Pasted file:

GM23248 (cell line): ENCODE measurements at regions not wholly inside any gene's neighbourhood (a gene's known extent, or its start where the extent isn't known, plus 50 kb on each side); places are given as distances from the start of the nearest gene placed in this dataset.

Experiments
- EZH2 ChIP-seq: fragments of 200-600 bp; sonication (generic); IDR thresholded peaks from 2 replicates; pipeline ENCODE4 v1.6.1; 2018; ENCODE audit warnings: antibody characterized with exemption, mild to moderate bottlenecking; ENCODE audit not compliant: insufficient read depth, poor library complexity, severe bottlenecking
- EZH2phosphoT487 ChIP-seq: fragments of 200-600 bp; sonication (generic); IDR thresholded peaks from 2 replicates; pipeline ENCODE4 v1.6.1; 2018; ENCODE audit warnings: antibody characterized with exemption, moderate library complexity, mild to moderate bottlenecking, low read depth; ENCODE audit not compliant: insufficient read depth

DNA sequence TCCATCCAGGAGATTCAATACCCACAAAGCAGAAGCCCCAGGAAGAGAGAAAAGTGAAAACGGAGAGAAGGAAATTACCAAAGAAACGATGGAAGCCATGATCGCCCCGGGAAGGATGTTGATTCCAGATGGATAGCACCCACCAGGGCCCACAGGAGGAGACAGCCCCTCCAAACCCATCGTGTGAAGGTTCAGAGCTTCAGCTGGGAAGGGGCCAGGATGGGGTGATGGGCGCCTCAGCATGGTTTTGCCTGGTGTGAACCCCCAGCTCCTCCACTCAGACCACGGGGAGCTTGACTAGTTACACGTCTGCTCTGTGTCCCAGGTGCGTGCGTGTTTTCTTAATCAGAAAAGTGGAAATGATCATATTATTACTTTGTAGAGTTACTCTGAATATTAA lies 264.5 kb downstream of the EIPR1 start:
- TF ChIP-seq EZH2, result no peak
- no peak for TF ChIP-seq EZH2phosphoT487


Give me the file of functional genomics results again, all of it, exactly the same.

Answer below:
GM23248 (cell line): ENCODE measurements at regions not wholly inside any gene's neighbourhood (a gene's known extent, or its start where the extent isn't known, plus 50 kb on each side); places are given as distances from the start of the nearest gene placed in this dataset.

Experiments
- EZH2 ChIP-seq: fragments of 200-600 bp; sonication (generic); IDR thresholded peaks from 2 replicates; pipeline ENCODE4 v1.6.1; 2018; ENCODE audit warnings: antibody characterized with exemption, mild to moderate bottlenecking; ENCODE audit not compliant: insufficient read depth, poor library complexity, severe bottlenecking
- EZH2phosphoT487 ChIP-seq: fragments of 200-600 bp; sonication (generic); IDR thresholded peaks from 2 replicates; pipeline ENCODE4 v1.6.1; 2018; ENCODE audit warnings: antibody characterized with exemption, moderate library complexity, mild to moderate bottlenecking, low read depth; ENCODE audit not compliant: insufficient read depth

DNA sequence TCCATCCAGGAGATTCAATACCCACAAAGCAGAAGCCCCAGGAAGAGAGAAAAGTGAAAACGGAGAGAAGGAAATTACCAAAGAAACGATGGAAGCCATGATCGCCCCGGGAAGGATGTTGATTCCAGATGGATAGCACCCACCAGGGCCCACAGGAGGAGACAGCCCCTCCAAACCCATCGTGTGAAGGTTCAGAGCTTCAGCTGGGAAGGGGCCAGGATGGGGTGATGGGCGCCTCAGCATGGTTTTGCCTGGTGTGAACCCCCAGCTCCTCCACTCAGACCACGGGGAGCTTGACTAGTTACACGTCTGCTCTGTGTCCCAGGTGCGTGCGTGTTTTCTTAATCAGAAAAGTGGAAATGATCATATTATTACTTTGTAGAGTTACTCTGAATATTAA lies 264.5 kb downstream of the EIPR1 start:
- TF ChIP-seq EZH2, result no peak
- no peak for TF ChIP-seq EZH2phosphoT487